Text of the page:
Three Week Test – Bad film gig repellant

Don't fix it in post

There comes a time in every film professional’s life where a mental threshold is crossed. You no longer worry about if you are capable of the career you’ve picked. After being burned more than once by “opportunities” sent your way you begin to heavily scrutinize each project that courts you. Sometimes you forget what makes a good film gig worthy of chasing. More importantly, it’s easy to forget what makes for a bad gig. And there are a lot of them out there.

Are there warning signs that point to danger on a given project? Yes. Are there giant flashing neon signs that experience teaches you about? Yes! Do eager beavers ignore these signs and have a miserable time?

Yes! And it is always never worth it!

What’s a bad film gig?

A famously bad film gig.

I have a theory: a bad film gig’s unpleasantness is directly proportional to the strength of the producer’s misguided enthusiasm. In other words, the more motivated the project leader is, the more momentum the project has. Obviously this is grossly simplified but the foundation stands true.

When the motivation is misguided or otherwise unprofessional, so is the project. I have observed that most bad gigs begin with a siren blare of enthusiasm and fervor but soon everybody realizes there’s no meat on the bones of the production. Some jump ship, others see the film to the painful end. Often the project fizzles out and dies. The problem is when a poor, hungry film student or newbie doesn’t realize what’s happening and sticks around to be “part of the team”.

The false sense of purpose and inflated excitement that comes from a room full of amateurs that are “making a movie” without a plan or funding has always baffled me. A project without a plan isn’t artistic. It’s just a bad film gig.

The Three Week test

So here’s my preferred workflow: from the moment a developing project hits your desk and somebody asks for your help, wait three weeks before you invest any more than a conversation into it. That’s crazy, right? Three weeks is precious time, especially on indie or low budget movies! Lost time! You’ll kill the project!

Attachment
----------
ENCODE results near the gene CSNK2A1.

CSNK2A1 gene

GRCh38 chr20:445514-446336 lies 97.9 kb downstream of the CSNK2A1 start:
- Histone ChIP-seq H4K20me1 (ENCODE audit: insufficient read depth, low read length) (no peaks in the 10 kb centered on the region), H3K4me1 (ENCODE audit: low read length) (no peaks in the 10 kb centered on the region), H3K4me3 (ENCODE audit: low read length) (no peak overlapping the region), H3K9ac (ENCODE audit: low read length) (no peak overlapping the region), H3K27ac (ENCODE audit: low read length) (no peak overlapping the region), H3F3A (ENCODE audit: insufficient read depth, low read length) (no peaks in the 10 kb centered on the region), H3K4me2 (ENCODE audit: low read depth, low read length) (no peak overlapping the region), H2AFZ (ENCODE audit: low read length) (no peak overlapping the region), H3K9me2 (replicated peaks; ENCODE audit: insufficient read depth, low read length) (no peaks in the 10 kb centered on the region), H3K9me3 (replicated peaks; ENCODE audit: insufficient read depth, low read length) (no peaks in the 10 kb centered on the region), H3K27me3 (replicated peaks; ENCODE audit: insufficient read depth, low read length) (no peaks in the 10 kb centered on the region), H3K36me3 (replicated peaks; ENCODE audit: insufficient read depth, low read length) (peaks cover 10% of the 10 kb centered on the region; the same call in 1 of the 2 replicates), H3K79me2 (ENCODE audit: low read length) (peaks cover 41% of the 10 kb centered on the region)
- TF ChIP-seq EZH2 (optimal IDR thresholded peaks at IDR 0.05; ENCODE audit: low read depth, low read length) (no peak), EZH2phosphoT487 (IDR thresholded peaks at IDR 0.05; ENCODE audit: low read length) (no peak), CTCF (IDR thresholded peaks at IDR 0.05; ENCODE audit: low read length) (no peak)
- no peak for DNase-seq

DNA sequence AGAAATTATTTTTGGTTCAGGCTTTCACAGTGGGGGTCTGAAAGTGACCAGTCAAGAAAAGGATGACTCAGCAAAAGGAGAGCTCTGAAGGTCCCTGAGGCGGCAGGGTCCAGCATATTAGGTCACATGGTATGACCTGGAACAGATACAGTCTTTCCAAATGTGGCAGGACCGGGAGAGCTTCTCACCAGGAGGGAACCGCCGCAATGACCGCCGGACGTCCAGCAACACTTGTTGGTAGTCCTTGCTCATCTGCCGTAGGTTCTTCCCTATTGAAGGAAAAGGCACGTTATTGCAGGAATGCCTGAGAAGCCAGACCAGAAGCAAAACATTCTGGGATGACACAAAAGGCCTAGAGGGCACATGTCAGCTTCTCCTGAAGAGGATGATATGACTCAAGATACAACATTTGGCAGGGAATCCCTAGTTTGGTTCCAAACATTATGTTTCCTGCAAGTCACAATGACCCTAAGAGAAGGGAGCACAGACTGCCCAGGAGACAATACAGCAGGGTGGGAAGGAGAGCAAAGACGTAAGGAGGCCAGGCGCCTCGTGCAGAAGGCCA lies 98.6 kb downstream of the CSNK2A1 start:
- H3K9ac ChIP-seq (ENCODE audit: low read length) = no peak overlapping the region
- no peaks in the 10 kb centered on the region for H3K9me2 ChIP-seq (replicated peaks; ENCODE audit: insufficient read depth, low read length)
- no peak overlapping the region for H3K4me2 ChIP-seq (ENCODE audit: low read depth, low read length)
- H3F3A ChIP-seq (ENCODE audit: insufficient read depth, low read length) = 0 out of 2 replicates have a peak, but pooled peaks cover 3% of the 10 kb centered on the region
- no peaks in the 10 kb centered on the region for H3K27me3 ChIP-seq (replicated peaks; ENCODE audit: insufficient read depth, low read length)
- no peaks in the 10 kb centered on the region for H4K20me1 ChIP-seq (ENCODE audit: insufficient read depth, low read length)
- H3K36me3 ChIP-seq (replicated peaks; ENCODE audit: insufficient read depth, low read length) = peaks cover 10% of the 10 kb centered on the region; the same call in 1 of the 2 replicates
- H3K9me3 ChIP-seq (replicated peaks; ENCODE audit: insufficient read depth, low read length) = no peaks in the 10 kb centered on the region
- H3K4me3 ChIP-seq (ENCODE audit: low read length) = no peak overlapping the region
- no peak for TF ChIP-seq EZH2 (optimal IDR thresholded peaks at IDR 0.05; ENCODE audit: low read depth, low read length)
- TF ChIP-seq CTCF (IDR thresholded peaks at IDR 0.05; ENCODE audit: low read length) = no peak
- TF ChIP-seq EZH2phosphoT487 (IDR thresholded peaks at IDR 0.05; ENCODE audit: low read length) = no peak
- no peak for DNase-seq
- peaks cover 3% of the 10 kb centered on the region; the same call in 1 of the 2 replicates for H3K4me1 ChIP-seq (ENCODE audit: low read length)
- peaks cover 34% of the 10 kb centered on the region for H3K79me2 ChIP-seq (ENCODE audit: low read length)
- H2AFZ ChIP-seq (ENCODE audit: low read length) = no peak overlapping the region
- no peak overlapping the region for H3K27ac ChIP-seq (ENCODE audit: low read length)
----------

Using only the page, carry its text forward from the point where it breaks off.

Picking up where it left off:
Not my problem


If the project dies because of a three week hold during development, that could mean:

  • The project schedule is haywire (or non-existent)
  • The project has no funding
  • The producer has lost interest

If I discover any of the above three conditions exist on a project I’m involved in, I’ll walk away as soon as professionally possible. This may seem radical but consider the ramifications of such working conditions. If the project has no schedule, what’s the plan? How will we know if we’ve filmed everything we need? If there’s no funding, who’s going to pay for the piece? And if the producer loses interest, who’s driving the ship?

Some gigs just aren’t worth it

The more important question is why would you want to be involved in a project with all of these problems? Here’s a hint: you don’t. Even if paid your full rate. I’m not suggesting abandoning a job. I said I quit as soon as professionally possible, which sometimes means you have to stick it out to meet your professional obligations. Poorly run jobs usually result in sub-par work from everyone involved and the entire experience consisting of misery. Payment came but you wasted your time. Aren’t we all filmmakers because we didn’t want to go to a soul sucking office job? No sense in accepting a soul sucking, mismanaged film project.

Three weeks as a proving measure. If the project hasn’t withered but in-fact has grown as it should, it deserves to be taken more seriously. Three weeks of development is hardly a tall ask.

All of this, of course, revolves around the idea that somebody has approached me in the early development stages. If the project is green-lit and ready to go and they need a DP next week, that’s a different animal with its own considerations.

When you’re new, take everything you can get your hands on. In time you will learn what your threshold is for BS and avoid the bad film gig like what it is – a plague on our industry.

Author: Karland Paez

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